With yet another year drawing to a close (let’s not mention how terrifying that is), and my endless piles of books growing like weeds, I wanted to take some time to talk about my absolute favourite reads from this year. All of these incredibly-written, profoundly moving novels are crafted by a collection of inspiring women from varied backgrounds. Some have made me sob; some have made my belly ache with laughter; but all have made me think. And, in the end, is that not the effect a good book should have on us all?
To anyone looking for a change in perspective, this list is for you. From the eerily dystopian to the heart-achingly real, these are the 10 best books I have picked up in 2019, with my all-time-top-favourite-tear-jerker at number 1.
Btw: a lot of these books weren’t released this year. They’re just the ones I finally got around to reading.
1 | A Little Life – Hanya Yanagihara
Of course, the top spot has to go to my all-time favourite book in existence, A Little Life. Anyone who hasn’t read this 700-page novel should head onto Amazon RIGHT NOW. The story follows the lives of four friends: Jude, Willem, JB, and Malcom. They met in college, then all moved to New York upon graduating to pursue a variety of different careers and paths. With a focus mainly on Jude, and his difficult past, this is story about how friendship can save us, and how our relationships, ultimately, shape our lives. Prepare to sob your heart out, with a twist that will hit you right in the feels.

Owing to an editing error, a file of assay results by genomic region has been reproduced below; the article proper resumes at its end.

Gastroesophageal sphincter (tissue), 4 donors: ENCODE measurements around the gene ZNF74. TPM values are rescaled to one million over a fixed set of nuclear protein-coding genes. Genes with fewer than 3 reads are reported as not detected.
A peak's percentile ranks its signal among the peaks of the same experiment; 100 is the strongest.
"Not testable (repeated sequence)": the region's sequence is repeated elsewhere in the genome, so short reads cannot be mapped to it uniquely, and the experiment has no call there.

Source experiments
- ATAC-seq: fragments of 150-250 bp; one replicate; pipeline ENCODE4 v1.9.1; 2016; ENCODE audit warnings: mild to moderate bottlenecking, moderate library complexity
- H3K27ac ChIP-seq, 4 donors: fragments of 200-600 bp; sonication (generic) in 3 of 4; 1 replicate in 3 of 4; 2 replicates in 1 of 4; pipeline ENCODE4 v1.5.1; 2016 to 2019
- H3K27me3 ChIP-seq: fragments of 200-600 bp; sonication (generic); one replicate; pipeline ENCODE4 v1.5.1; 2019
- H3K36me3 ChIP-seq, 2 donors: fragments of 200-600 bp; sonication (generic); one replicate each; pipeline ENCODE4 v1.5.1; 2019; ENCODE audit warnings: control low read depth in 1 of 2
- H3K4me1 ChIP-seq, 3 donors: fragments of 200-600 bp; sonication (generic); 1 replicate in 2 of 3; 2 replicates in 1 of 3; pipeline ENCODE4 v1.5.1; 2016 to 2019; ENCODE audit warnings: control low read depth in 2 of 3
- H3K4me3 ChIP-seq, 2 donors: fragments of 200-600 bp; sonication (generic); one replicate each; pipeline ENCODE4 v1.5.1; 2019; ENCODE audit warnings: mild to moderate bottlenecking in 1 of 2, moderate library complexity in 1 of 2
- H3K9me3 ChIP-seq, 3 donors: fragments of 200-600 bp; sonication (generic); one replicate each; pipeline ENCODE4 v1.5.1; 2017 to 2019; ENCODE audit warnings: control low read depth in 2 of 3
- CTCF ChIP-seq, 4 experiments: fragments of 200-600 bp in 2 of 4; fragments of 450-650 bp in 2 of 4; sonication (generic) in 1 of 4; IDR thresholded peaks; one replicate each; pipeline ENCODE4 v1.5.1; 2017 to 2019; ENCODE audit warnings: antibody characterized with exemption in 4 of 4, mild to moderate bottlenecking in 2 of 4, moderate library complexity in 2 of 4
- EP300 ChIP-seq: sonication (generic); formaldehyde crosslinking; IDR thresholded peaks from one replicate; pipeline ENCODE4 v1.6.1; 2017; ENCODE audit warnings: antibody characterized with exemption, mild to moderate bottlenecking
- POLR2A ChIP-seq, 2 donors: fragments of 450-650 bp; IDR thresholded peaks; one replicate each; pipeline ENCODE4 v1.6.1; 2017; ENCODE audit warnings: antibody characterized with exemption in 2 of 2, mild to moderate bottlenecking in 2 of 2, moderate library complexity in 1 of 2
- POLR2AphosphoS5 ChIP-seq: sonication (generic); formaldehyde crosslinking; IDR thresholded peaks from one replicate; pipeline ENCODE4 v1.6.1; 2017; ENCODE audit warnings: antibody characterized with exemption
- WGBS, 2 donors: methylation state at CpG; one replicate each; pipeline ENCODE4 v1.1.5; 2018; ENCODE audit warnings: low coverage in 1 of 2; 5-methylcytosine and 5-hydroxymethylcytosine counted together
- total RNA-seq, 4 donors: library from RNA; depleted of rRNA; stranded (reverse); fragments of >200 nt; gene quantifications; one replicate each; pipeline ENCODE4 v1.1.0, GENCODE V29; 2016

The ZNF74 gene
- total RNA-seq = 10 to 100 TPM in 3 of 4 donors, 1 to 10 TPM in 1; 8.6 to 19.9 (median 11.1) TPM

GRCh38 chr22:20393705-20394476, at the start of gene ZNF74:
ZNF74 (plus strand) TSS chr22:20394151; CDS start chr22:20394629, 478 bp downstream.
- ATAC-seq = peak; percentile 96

2 | The Immortalists – Chloe Benjamin
One of the most thought-provoking novels of the past few years, The Immortalists begins with four siblings living in New York who decide to visit a famous psychic. This mysterious woman tells each child the exact date they’re going to die; they must then live out the rest of their lives with this knowledge. A fantastical story about the way we all deal with our own mortality, the book is magically written, causing the reader to question their own perspective on life. A must-read for absolutely everyone, with well-developed characters who will tug relentlessly at your heartstrings, even after you’ve turned the last page.
3 | The Testaments – Margaret Atwood